Federal Agency advises U.S. to Hang up and Drive

Friday, December 16, 2011

Transcript

On Tuesday, the National Transportation Safety Board (NTSB) called for a complete ban on cellphone use by drivers – no texting, no web surfing, no talking – not even on a hands-free device. The advisory is non-binding but states pay close attention to the NTSB. Chairman Deborah Hersman talks to Brooke about the NTSB's decision.

 

Comments [15]

GLOBAL STAR LTD Japan from japan

thanks you for this post… great information.

<a href="http://www.gs-limited.com/">left hand drive tractor from Europe</a>

Feb. 10 2012 12:19 AM
Stephen from Arlington, VA

Only a few months ago, Transportation Secretary Ray LaHood justifiably banned texting and using a cellphone while a commercial driver is operating a truck, bus or other commercial vehicle.

I know firsthand about driving distrations from using a cellphone, even hands-free. As a pedestrian, I see more drivers with one hand on the wheel and the other holding a phone. These drivers are obviously distracted from seeing a pedestrian in front of them because they are focused on their phone conversation.

Where are all the drivers who wanted everyone else to see their Bluetooth earpiece? Another style trend rolled back, I guess, to a dangerous maneuver.

Jan. 30 2012 06:37 PM
California Ford dealers from http://www.ronduprattford.com/index.htm

I totally agree with the Federal Agency that using cell phones or any kind of electronic devices while driving is dangerous. I really appreciate that there will be a law against the use of electronic device while driving. However, the use of electronic device has become a habit that people just do not realize that it is dangerous. I hope this habit will change in future especially among the teen drivers...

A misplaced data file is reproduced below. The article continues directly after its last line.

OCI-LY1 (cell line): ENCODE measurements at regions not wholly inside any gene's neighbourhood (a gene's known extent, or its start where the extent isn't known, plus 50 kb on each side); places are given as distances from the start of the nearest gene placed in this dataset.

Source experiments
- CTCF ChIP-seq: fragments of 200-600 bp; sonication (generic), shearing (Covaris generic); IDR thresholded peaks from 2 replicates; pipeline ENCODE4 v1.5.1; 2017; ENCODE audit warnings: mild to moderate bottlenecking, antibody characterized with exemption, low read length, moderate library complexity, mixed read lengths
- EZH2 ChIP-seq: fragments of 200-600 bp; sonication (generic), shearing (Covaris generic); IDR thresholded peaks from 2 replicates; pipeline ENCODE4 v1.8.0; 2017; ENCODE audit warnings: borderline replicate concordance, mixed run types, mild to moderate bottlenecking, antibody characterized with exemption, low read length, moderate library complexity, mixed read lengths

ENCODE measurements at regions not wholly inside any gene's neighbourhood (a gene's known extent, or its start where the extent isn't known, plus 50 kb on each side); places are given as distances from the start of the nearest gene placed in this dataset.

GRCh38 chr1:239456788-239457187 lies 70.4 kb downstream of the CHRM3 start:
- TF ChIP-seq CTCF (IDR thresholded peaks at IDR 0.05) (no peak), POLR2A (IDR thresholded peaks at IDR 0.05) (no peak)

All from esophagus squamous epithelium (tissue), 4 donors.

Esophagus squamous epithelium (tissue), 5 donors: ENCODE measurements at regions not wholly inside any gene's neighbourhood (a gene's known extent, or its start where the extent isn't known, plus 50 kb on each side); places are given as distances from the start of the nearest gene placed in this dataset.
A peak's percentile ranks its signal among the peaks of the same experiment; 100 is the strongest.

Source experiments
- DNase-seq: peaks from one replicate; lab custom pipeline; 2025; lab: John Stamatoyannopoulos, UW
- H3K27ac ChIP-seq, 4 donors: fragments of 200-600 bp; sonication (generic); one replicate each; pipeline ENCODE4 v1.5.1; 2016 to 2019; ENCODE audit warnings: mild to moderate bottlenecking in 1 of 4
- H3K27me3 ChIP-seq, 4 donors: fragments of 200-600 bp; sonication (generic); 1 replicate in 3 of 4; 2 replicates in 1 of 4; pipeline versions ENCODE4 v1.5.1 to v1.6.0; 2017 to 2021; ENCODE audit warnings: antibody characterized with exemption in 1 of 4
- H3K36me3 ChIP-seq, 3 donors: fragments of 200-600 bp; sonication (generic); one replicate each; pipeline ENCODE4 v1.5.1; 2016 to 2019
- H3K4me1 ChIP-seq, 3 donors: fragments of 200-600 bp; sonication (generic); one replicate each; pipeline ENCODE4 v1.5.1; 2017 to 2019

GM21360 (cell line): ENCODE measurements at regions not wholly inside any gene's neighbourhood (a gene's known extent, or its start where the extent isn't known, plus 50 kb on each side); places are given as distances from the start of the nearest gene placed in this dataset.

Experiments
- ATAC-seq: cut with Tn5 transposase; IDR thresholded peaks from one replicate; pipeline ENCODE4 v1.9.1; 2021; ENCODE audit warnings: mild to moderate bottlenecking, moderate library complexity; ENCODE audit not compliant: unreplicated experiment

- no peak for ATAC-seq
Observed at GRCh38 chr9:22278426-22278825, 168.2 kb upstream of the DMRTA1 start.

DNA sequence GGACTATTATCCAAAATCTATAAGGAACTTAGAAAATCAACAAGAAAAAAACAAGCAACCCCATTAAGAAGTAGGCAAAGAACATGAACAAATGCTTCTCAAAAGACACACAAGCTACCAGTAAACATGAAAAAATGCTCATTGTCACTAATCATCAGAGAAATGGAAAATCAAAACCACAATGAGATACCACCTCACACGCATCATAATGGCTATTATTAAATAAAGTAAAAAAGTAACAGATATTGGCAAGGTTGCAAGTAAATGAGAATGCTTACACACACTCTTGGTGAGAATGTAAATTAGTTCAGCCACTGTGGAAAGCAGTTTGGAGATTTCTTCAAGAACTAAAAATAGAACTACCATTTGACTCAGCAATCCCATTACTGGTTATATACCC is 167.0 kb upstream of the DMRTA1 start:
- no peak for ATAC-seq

Jan. 04 2012 02:45 AM

I feel if the NSTB is going to cite talking on the phone as a danger, Then I think they should consider Banning Fast Food Drive Thrus. There's nobody worried about someone driving with their knee as they eat a cheeseburger? put on lipstick in the rear view mirror? Search their purse for a lighter to light their cigarette? Search the radio presets when a song you don't like comes on? Can I be cited for paying more attention to On The Media as thought provoking as it is, instead of paying attention to the road ahead?

I could get behind no more Texting or talking on cell phone, BUT I think Hands Free options should be allowed). Talking on the phone seems no more dangerous than taking to other passengers in your car, trying to tend to a child in the back seat.

Maybe a law against anyone 25 years or younger from ANY Cellphone use would be a good start. Cell phone cannot be "ON" or within the drivers reach not unlike an open container of alcohol.

Dec. 26 2011 06:47 PM
rad0

I realized how lazy the interview with NTSB Chairman Deborah Hersman was and how bad of a distracted driving law would be. Ms. Hersman brought up no stats to support her argument in showing this is a clear danger. If this was a plane falling out of the sky she would had to start running numbers, but where are the numbers to support her claims? Well?